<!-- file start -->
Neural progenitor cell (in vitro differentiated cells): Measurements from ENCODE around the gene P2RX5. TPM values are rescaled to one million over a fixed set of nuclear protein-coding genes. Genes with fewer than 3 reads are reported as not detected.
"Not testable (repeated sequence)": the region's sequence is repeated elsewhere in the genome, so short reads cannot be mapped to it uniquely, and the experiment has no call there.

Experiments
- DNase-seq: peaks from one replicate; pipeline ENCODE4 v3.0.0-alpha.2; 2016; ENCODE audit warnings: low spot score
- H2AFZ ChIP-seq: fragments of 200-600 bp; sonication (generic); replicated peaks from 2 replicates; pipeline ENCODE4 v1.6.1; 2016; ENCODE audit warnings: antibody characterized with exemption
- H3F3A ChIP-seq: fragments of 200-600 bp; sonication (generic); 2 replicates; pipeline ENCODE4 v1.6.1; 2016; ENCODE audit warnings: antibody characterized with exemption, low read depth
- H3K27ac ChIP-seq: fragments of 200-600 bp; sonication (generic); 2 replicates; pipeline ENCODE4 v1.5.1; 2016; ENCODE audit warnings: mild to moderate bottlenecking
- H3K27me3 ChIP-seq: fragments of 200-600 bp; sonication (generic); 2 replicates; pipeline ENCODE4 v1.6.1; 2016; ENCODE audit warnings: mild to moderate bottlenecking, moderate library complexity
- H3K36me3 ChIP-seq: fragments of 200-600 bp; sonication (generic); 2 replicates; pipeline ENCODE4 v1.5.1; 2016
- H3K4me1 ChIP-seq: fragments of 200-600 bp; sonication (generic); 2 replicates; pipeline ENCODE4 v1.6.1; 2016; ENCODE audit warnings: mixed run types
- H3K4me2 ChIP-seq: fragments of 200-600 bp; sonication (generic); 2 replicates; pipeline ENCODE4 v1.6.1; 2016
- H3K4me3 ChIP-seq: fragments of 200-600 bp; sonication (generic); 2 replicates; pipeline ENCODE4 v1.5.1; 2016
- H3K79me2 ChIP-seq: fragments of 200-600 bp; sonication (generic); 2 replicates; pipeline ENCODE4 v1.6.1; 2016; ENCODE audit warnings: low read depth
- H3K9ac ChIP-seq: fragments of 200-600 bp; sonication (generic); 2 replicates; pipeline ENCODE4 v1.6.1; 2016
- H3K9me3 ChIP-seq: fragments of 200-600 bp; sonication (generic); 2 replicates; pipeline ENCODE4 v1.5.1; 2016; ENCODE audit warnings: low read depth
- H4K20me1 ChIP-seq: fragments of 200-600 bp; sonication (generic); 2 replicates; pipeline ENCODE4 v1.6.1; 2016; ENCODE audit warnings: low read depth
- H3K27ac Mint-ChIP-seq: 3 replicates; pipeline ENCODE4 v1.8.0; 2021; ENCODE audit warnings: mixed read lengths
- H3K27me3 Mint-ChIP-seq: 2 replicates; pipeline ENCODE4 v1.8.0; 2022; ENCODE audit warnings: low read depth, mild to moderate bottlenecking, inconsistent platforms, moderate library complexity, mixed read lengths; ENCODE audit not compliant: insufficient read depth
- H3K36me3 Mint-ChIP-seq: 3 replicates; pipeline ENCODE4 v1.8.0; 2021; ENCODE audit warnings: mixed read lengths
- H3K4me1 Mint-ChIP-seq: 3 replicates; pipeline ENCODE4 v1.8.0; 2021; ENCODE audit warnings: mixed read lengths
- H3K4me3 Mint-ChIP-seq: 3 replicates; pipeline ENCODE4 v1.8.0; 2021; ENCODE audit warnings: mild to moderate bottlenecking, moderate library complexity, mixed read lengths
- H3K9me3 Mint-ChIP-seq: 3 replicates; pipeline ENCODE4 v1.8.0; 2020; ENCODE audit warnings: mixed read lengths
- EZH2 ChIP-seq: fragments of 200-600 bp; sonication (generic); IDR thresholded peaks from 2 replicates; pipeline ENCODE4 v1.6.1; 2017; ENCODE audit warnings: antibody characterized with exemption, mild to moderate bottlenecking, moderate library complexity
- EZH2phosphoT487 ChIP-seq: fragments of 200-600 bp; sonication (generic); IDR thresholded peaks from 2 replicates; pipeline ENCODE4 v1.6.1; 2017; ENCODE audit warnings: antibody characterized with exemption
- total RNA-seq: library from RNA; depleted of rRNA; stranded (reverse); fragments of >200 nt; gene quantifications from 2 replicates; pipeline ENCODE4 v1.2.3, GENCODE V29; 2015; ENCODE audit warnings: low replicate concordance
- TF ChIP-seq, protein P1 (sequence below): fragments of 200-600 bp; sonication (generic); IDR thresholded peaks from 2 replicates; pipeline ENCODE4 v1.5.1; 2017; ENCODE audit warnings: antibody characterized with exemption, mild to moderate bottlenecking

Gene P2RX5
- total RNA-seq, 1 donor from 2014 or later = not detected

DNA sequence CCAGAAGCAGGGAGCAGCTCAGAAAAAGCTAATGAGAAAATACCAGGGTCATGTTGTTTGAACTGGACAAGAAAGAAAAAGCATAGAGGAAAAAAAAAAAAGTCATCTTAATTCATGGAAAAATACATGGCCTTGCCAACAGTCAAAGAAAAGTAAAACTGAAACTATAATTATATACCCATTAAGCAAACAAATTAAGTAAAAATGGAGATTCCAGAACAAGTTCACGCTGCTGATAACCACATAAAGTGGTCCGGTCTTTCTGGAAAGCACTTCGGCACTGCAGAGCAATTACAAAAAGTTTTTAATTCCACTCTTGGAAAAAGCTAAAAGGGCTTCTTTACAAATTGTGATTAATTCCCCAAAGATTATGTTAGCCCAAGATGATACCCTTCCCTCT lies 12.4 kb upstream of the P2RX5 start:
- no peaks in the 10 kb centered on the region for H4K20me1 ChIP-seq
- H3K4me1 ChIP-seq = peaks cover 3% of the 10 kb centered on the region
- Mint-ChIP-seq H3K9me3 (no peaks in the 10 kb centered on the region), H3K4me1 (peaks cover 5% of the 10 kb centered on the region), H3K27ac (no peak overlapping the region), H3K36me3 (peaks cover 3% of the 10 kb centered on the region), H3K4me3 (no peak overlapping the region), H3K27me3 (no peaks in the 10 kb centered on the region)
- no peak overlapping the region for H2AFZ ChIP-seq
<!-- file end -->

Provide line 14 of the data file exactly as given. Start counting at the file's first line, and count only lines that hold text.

- H3K9ac ChIP-seq: fragments of 200-600 bp; sonication (generic); 2 replicates; pipeline ENCODE4 v1.6.1; 2016